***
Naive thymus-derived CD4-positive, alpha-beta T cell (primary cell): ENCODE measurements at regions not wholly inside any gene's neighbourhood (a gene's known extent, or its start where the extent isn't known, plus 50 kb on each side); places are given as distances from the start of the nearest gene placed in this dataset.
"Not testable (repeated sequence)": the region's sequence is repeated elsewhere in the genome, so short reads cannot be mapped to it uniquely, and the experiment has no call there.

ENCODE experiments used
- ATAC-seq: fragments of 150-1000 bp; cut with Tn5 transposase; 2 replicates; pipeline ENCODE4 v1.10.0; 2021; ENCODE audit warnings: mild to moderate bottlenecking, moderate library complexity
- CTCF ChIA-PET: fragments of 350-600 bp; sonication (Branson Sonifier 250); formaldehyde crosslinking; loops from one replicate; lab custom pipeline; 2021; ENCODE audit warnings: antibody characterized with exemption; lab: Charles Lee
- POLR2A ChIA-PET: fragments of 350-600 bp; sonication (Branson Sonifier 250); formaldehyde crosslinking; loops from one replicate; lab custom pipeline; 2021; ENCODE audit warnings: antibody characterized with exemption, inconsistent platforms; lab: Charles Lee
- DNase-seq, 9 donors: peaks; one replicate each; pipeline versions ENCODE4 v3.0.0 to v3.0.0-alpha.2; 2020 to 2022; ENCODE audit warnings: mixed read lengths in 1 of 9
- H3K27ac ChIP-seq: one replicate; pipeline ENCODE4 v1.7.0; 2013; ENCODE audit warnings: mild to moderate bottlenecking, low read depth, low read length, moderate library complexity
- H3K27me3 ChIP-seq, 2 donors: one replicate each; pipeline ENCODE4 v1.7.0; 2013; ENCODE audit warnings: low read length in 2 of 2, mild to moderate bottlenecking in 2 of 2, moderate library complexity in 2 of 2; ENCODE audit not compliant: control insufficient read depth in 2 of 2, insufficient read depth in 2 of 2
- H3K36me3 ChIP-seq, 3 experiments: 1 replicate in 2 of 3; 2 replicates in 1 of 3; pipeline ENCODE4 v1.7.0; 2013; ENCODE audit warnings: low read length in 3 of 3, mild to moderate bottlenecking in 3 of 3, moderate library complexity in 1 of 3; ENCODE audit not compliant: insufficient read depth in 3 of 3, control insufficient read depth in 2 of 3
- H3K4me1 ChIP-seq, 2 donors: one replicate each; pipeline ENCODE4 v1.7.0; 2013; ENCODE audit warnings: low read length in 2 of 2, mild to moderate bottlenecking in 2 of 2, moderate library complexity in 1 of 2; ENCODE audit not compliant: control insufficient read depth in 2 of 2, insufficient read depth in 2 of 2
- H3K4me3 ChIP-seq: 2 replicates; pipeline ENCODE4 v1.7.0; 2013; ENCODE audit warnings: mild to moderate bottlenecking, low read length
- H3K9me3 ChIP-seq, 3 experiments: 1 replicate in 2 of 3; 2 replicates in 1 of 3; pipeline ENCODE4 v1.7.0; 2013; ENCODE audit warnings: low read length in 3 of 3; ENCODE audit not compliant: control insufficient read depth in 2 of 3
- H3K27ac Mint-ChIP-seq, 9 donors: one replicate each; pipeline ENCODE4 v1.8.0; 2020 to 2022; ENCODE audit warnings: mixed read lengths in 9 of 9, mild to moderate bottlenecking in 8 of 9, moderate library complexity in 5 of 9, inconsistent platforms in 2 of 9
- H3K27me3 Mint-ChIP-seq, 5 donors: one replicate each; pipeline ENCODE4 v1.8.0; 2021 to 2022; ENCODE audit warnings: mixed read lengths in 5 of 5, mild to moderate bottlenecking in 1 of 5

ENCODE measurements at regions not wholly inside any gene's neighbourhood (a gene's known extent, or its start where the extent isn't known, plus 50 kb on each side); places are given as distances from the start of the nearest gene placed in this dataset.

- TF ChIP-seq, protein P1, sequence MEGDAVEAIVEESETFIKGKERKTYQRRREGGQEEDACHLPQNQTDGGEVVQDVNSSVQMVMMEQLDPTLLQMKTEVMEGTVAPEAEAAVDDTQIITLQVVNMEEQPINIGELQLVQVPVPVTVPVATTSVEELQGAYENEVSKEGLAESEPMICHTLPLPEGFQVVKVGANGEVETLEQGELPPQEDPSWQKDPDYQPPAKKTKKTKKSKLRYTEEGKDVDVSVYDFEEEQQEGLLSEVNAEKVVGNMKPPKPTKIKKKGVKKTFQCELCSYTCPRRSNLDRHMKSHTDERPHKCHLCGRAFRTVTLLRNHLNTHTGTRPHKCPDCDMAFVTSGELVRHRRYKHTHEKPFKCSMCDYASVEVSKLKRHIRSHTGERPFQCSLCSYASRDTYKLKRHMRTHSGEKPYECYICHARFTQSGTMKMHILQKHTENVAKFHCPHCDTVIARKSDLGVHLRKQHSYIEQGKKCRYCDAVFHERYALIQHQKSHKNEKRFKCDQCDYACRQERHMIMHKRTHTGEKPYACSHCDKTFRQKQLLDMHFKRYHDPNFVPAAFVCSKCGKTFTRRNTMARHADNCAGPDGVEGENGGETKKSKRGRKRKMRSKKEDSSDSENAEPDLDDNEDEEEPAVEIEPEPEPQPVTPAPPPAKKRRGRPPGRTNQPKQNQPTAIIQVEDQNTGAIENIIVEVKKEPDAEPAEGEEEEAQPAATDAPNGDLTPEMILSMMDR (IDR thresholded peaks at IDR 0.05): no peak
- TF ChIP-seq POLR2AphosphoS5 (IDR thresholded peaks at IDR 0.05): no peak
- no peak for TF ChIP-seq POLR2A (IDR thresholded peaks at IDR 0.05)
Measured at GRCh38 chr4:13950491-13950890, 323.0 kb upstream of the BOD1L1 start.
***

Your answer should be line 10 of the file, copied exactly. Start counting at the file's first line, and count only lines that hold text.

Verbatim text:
- H3K36me3 ChIP-seq, 3 experiments: 1 replicate in 2 of 3; 2 replicates in 1 of 3; pipeline ENCODE4 v1.7.0; 2013; ENCODE audit warnings: low read length in 3 of 3, mild to moderate bottlenecking in 3 of 3, moderate library complexity in 1 of 3; ENCODE audit not compliant: insufficient read depth in 3 of 3, control insufficient read depth in 2 of 3